|Publication number||US6934018 B2|
|Application number||US 10/659,466|
|Publication date||Aug 23, 2005|
|Filing date||Sep 10, 2003|
|Priority date||Sep 10, 2003|
|Also published as||CA2538643A1, CA2538643C, CN1849496A, CN100472175C, EP1664670A2, EP1664670A4, US20050052637, WO2005025894A2, WO2005025894A3|
|Publication number||10659466, 659466, US 6934018 B2, US 6934018B2, US-B2-6934018, US6934018 B2, US6934018B2|
|Inventors||Eugene L. Shaw, Forrest S. Wright|
|Original Assignee||Shearographics, Llc|
|Export Citation||BiBTeX, EndNote, RefMan|
|Patent Citations (25), Non-Patent Citations (2), Referenced by (15), Classifications (8), Legal Events (6)|
|External Links: USPTO, USPTO Assignment, Espacenet|
The present invention pertains to the field of Non-Destructive Testing. (NDT) In particular the invention pertains to such testing of tires, utilizing a computer for automated output display of an image of the tested tire.
For many years the standard practice for calibrating shearographic/holographic tire testing machines has been ASTM F1364-92. This test method describes the construction and use of a calibration device for demonstrating the anomaly detection capability of an interferometric laser imaging non-destructive tire inspection system. A typical shearographic fringe pattern resulting from such testing technique is shown in FIG. 1.
As has been described in U.S. Pat. No. 6,433,874 the technique of shearing interferometry, or shearography involves the interference of two laterally-displaced images of the same object to form an interference image. Conventional shearographic methods require that a first interference image (or baseline image) be taken while the object is in an unstressed or first stressed condition, and another interference image be taken while the object is in a second stressed condition. Comparison of those two interference images (preferably by methods of image subtraction) reveals information about the strain concentrations and hence the integrity of the object in a single image called a shearogram.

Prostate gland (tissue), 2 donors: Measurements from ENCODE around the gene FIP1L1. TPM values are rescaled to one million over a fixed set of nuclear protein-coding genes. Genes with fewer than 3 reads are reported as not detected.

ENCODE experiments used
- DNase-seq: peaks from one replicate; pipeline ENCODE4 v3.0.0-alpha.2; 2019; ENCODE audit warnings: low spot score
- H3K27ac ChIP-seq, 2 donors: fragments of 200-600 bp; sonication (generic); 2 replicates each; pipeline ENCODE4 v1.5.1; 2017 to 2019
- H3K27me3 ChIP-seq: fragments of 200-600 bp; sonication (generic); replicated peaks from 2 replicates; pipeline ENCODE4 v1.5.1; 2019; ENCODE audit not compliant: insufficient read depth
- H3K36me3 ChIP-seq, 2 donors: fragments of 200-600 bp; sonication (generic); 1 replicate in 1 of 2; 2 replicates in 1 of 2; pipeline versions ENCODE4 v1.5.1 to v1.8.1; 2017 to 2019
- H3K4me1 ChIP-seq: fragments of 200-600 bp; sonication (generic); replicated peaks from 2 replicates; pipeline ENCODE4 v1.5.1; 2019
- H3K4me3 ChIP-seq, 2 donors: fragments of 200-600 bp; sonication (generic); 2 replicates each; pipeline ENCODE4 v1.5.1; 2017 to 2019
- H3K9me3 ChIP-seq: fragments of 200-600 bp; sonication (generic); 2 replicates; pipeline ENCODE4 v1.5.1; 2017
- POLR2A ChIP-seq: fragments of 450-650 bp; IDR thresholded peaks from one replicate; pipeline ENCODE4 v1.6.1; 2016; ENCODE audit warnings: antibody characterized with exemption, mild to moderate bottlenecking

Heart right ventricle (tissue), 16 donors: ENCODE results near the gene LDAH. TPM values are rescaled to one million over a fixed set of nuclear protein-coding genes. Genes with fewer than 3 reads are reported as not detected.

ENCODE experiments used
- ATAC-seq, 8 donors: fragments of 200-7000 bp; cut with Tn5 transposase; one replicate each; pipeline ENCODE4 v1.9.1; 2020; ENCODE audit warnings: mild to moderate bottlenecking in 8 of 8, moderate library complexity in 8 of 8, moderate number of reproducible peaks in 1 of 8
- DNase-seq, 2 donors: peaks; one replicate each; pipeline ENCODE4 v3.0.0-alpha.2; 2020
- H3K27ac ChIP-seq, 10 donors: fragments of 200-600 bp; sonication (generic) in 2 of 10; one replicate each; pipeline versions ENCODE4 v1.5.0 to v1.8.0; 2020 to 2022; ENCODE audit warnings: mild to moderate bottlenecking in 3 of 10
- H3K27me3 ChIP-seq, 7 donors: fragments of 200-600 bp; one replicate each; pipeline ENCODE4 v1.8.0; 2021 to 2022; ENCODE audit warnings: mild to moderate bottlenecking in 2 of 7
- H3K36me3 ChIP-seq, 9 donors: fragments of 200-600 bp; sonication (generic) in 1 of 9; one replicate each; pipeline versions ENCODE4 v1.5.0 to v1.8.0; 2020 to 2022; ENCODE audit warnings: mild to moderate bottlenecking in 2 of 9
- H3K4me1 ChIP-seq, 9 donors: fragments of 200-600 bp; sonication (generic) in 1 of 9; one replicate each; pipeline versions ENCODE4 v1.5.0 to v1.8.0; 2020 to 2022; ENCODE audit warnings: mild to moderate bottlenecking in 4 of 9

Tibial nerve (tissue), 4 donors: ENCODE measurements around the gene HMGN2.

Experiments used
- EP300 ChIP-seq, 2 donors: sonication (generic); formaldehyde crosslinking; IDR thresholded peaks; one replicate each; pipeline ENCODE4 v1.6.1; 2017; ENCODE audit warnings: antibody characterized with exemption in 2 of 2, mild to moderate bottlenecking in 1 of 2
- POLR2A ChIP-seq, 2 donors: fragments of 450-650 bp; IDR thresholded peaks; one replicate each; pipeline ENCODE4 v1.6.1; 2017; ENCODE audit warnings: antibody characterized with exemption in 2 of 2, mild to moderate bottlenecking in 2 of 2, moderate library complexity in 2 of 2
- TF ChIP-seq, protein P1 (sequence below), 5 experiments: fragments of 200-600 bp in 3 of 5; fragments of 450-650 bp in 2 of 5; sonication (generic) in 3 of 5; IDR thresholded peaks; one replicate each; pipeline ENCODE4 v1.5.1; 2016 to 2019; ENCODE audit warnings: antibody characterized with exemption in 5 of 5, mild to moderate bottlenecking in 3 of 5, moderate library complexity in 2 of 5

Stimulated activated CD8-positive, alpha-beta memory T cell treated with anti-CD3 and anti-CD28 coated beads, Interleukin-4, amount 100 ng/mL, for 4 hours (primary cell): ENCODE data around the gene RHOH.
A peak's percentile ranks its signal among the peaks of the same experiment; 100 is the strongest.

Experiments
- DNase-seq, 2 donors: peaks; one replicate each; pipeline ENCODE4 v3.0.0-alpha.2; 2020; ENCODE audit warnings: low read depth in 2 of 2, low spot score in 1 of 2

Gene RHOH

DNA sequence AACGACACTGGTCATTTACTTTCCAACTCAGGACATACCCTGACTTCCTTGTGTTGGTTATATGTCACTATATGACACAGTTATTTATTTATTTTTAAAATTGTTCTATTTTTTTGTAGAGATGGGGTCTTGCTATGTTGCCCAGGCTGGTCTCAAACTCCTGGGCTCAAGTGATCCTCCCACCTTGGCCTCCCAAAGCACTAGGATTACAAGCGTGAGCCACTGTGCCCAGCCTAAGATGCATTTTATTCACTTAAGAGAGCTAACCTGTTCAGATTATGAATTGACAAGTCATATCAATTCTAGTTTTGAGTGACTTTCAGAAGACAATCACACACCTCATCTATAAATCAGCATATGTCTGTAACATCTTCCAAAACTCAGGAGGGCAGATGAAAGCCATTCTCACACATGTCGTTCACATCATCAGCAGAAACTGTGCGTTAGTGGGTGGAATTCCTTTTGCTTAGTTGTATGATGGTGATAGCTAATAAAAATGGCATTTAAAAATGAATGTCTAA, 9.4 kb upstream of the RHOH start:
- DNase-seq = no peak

While some systems for shearography have an output such as the display of computerized systems of the '874 patent, many of the systems utilized are such that they have an output of highly sensitive film which is extremely costly and requires a special viewing device. Further, film based shearographic tire testing machines (and individual tire tests) are typically very expensive therefore a limited number are utilized in the industry within individual plants.
The electronic shearography of the '874 patent is based upon the shearography described in U.S. Pat. No. 4,887,899 which describes an apparatus which produces an interference image by passing light, reflected from the test object, through birefringent material and a polarizer. The birefringent material splits a light ray into two rays and polarizing it makes it possible for light rays reflected from a pair of points to interfere with each other. Thus each point on the object generates two rays and the result is an interference image formed by the optical interference of two laterally displaced images of the same object.
There is a need for improved tire testing technique and apparatus which facilitate direct measurements which permit a quantitative analysis or a scalability of the anomaly in the tire.
There is a need to obtain an output from tire testing equipment which does not rely upon an interferogram or proprietary optics, thereby making the output of such testing technique accurately describe and identify the anomaly.
There is a need for a tire testing technique and apparatus which permits the utilization of coherent light and the reflection of such light to be captured by inexpensive equipment and displayed using commonly available computerized systems.
It is accordingly an object of the invention to provide an approved tire testing technique and apparatus which facilitates direct measurements, and a quantitative analysis or scalability of the anomaly in the tire.
It is an object of the present invention to provide a tire testing technique and apparatus which does not rely upon an interferogram to accurately describe and identify the anomaly.